Quite a sight, this mid-1940s view of a spruce log being hauled across the railway line in the San Juan River Valley. Hauled by Frank Elliott, well-known as one of Port Renfrew’s most colourful characters.
Malahat Logging operated a railway (later run by B.C. Forest Products) that carried logs from the uplands of the San Juan Valley down to sea level in the region’s most important industry, forestry. This scene was an example of what happened when an independent smaller logging outfit crossed paths with a forestry giant.
At the time, Frank Elliott was driving truck for Stan Harrison Logging during the Second World War. At that point in history, Sitka spruce from B.C.’s west coast was a vital component of the aircraft industry, as spruce, a lightweight wood, was sought-after in aircraft construction.
According to Roy Hill, who provided the Sooke Region Museum with this picture, this log measured 7,000 board feet. In 1945, Roy Hill and his brothers, who all worked in the industry, moved to Port Renfrew with their parents, leaving the Interior for the west coast.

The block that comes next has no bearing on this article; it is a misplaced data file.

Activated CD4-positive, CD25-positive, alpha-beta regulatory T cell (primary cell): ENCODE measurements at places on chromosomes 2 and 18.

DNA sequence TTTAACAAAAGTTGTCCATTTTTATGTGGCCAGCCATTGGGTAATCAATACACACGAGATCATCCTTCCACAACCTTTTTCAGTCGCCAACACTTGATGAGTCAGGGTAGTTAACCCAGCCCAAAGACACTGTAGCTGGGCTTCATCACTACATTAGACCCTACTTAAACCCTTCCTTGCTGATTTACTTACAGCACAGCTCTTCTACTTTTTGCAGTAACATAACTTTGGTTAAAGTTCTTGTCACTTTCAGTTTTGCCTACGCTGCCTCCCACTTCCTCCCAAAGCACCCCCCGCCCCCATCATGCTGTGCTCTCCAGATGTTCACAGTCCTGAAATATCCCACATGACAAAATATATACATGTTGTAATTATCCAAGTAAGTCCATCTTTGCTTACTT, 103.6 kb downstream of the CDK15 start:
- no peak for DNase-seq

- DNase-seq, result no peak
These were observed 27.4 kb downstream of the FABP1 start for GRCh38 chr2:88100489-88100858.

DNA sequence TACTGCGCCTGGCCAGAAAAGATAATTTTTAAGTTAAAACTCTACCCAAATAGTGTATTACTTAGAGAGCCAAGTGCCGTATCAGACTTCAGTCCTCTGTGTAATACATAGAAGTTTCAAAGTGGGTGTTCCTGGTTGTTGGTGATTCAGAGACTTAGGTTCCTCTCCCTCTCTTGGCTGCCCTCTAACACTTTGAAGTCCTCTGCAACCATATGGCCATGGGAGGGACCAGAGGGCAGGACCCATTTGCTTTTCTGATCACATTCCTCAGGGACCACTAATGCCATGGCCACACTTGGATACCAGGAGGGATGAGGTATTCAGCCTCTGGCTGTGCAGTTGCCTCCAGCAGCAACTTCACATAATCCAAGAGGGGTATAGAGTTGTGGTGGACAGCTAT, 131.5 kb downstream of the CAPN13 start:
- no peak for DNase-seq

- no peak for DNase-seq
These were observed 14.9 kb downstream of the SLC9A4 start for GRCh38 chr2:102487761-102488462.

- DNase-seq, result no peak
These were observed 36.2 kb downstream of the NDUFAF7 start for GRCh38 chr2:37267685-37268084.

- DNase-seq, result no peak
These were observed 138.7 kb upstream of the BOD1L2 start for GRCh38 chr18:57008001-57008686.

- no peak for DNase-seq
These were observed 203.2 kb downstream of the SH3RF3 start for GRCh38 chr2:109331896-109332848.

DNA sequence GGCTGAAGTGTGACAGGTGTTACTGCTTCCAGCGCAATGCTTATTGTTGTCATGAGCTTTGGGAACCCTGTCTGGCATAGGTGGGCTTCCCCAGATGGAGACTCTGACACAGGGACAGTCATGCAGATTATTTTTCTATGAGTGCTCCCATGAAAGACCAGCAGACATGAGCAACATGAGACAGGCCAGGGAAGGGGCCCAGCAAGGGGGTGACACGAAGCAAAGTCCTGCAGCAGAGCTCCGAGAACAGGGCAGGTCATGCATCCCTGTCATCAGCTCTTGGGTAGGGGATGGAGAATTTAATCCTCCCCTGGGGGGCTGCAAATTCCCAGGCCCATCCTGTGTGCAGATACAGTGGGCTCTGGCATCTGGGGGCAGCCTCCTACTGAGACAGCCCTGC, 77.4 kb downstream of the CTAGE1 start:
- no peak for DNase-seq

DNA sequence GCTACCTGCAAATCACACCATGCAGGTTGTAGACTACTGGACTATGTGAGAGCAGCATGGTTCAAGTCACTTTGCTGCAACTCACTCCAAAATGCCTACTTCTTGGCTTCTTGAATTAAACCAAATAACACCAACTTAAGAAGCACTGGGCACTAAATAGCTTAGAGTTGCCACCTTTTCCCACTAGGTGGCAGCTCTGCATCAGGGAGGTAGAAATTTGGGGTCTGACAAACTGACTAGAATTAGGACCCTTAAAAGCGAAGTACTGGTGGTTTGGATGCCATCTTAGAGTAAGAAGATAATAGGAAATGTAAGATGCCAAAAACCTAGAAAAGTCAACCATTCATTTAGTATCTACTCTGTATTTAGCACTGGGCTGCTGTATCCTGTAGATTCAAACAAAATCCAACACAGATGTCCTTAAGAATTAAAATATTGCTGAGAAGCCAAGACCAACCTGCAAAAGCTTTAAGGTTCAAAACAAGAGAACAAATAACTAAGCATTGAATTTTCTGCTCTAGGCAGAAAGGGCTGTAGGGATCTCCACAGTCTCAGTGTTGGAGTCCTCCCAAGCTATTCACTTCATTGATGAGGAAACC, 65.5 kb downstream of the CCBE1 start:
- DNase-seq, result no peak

In later years, Roy and his wife bought the general store on the main highway in Saseenos, initially built by Charles Bickford, and supplied the community with groceries for many years. That structure now houses an environmental firm.
The Elliott family had great significance in the life of the isolated west coast village, which did not enjoy a road connection to Sooke until 1958. On my last visit to Port Renfrew, I stopped at the Elliott house on Beach Road, the oldest building in the community. Built around 1892 by telegraph linesman Joe Williams, the house was bought by Robert Elliott, a farmer who’d made a move from Prince Edward Island.
This cottage became home to several generations of the Elliott family and was home to Frank Elliott and his wife Joyce for many years.
In time, Frank’s reputation as a fishing guide eclipsed his work in forestry, and he had become in much demand from visitors around the world. Perhaps the most illustrious of his clients was John Diefenbaker, on his trip to the coast, when he was taken out for the big ones by the Frank Elliott, stopping to enjoy lunch afterwards in the cozy Elliott cottage.
Elida Peers is the historian of the Sooke Region Museum. Email email@example.com.